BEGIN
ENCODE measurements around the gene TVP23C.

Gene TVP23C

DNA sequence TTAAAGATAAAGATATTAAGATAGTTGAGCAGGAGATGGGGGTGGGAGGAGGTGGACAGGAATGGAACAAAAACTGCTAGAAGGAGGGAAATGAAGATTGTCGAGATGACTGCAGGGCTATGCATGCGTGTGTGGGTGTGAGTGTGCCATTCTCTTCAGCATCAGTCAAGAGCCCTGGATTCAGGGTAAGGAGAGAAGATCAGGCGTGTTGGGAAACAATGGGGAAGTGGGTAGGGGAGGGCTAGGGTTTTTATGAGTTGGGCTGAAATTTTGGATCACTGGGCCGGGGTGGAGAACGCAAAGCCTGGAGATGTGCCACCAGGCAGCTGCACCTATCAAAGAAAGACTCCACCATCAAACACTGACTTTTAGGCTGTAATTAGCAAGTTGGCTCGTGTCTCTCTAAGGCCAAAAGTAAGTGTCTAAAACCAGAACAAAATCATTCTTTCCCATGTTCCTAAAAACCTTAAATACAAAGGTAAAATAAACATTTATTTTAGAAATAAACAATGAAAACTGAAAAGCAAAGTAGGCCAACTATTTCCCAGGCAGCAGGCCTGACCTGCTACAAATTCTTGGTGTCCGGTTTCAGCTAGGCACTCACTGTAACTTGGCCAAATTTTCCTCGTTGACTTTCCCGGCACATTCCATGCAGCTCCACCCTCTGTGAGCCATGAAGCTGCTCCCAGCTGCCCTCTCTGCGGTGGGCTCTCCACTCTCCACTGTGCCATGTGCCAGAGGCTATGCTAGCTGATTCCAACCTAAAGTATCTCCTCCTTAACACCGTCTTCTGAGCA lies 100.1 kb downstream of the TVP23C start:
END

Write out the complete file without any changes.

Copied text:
ENCODE measurements around the gene TVP23C.

Gene TVP23C

DNA sequence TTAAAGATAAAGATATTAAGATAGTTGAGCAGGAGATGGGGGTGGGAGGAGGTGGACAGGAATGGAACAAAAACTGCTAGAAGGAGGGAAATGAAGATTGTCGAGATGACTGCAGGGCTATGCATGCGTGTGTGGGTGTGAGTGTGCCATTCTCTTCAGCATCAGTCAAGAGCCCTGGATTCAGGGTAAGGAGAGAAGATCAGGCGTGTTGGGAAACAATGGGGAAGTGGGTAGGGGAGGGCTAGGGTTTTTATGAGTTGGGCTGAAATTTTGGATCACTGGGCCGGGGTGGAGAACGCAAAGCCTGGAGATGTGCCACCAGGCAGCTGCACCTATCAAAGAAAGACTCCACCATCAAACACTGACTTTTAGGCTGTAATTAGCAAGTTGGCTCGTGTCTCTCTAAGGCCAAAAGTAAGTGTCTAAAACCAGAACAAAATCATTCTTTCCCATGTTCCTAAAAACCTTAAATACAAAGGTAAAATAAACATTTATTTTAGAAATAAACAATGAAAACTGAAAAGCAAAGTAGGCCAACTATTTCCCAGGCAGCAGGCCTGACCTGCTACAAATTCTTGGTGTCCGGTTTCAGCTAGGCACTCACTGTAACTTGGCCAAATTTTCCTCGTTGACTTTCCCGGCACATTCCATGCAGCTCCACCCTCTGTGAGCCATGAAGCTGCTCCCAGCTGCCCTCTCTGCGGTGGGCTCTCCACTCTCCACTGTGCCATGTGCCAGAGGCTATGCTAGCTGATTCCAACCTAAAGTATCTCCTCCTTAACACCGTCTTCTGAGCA lies 100.1 kb downstream of the TVP23C start: